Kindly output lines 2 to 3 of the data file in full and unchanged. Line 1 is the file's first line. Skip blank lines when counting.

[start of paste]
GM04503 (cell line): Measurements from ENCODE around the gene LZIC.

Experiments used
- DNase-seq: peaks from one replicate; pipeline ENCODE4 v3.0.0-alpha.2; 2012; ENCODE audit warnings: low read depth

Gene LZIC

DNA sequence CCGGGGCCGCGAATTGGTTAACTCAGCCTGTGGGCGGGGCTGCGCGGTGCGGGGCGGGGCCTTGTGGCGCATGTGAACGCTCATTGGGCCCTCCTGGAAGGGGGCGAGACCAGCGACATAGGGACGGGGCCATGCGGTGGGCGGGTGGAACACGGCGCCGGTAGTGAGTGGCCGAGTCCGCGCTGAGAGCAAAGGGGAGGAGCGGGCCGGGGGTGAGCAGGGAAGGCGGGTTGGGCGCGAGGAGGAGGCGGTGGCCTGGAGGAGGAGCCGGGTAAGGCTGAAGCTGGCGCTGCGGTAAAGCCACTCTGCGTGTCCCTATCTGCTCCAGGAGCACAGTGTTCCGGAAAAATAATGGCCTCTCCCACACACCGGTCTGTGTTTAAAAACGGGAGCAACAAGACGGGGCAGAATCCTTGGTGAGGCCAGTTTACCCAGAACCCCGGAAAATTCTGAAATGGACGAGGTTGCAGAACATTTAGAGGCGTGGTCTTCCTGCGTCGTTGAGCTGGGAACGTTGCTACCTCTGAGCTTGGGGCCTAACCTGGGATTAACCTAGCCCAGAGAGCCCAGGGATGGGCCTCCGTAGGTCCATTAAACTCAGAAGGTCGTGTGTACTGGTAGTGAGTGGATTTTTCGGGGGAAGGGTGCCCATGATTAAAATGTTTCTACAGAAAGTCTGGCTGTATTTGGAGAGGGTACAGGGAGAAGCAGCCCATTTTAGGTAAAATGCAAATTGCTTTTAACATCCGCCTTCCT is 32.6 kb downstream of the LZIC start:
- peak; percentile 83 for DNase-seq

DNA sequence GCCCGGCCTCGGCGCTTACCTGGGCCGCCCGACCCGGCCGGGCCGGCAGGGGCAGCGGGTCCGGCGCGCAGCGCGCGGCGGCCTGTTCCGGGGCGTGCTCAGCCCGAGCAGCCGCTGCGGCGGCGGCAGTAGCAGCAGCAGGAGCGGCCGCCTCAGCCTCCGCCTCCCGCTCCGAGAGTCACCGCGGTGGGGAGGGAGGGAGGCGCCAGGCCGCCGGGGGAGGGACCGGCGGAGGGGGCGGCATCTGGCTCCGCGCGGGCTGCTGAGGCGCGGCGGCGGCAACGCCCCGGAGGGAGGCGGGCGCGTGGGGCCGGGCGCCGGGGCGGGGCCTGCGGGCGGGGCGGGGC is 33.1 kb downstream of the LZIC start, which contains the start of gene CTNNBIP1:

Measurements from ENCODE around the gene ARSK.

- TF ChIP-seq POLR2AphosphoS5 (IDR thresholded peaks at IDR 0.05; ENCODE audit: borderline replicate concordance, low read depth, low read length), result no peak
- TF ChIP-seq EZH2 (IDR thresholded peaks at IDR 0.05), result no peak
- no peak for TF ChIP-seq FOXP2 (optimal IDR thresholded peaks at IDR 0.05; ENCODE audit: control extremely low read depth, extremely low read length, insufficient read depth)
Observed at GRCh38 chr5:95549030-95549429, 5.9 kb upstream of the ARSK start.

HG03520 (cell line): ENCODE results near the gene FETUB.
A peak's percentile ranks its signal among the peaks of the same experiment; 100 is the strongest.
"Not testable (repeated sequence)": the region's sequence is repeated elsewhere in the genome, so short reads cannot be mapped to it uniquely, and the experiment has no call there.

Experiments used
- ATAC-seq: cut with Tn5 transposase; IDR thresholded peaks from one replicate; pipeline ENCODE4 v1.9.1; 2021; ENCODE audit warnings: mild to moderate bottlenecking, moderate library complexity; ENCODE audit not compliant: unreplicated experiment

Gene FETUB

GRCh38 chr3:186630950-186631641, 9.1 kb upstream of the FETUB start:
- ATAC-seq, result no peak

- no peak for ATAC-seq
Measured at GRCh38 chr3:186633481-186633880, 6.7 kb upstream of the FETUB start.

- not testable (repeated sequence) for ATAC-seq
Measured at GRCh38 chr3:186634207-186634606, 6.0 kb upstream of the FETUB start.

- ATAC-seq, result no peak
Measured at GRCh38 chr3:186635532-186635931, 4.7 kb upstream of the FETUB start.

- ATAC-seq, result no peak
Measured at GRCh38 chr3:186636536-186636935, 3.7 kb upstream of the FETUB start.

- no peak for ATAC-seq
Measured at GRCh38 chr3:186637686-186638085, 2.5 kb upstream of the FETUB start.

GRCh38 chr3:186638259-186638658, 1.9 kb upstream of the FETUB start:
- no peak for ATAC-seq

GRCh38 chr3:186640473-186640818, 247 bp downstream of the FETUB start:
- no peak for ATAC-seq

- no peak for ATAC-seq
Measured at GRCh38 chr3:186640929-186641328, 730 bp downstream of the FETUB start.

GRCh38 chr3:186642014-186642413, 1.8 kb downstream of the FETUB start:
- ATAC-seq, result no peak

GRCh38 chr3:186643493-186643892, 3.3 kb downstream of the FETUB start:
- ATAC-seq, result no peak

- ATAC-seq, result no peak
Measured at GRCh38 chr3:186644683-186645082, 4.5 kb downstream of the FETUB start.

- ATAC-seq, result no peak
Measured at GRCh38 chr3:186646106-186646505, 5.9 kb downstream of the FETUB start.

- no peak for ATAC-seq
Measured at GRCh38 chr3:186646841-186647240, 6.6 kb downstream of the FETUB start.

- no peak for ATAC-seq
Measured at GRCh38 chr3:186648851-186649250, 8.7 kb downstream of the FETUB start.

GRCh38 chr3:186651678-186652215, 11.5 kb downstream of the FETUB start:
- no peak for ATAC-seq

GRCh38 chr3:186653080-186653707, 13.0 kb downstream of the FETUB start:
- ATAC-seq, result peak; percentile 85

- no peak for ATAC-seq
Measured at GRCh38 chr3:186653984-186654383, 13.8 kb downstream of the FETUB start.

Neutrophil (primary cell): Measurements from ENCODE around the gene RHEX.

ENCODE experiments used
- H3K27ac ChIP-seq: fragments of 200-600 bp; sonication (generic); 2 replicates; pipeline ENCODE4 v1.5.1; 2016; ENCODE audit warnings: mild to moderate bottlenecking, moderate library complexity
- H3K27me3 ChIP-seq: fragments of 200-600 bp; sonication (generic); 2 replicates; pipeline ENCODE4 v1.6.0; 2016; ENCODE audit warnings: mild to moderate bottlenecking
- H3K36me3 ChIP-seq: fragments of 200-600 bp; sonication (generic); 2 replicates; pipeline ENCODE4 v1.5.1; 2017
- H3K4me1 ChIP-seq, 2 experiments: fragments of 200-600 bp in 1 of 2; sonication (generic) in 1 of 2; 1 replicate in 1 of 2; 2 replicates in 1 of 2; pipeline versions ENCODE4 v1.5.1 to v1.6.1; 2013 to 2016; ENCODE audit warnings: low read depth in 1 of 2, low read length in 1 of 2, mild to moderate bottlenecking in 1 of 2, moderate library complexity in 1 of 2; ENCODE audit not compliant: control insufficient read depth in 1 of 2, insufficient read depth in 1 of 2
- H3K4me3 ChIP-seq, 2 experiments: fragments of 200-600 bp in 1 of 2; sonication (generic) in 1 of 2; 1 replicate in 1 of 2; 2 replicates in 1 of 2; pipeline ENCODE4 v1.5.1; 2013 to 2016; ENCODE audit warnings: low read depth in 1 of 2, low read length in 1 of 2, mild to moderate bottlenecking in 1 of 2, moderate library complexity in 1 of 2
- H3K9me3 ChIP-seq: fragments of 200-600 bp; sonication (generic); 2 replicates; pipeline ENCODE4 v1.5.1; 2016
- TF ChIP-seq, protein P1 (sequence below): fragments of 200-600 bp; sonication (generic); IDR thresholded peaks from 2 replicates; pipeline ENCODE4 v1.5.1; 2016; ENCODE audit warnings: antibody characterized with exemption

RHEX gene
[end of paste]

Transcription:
Experiments used
- DNase-seq: peaks from one replicate; pipeline ENCODE4 v3.0.0-alpha.2; 2012; ENCODE audit warnings: low read depth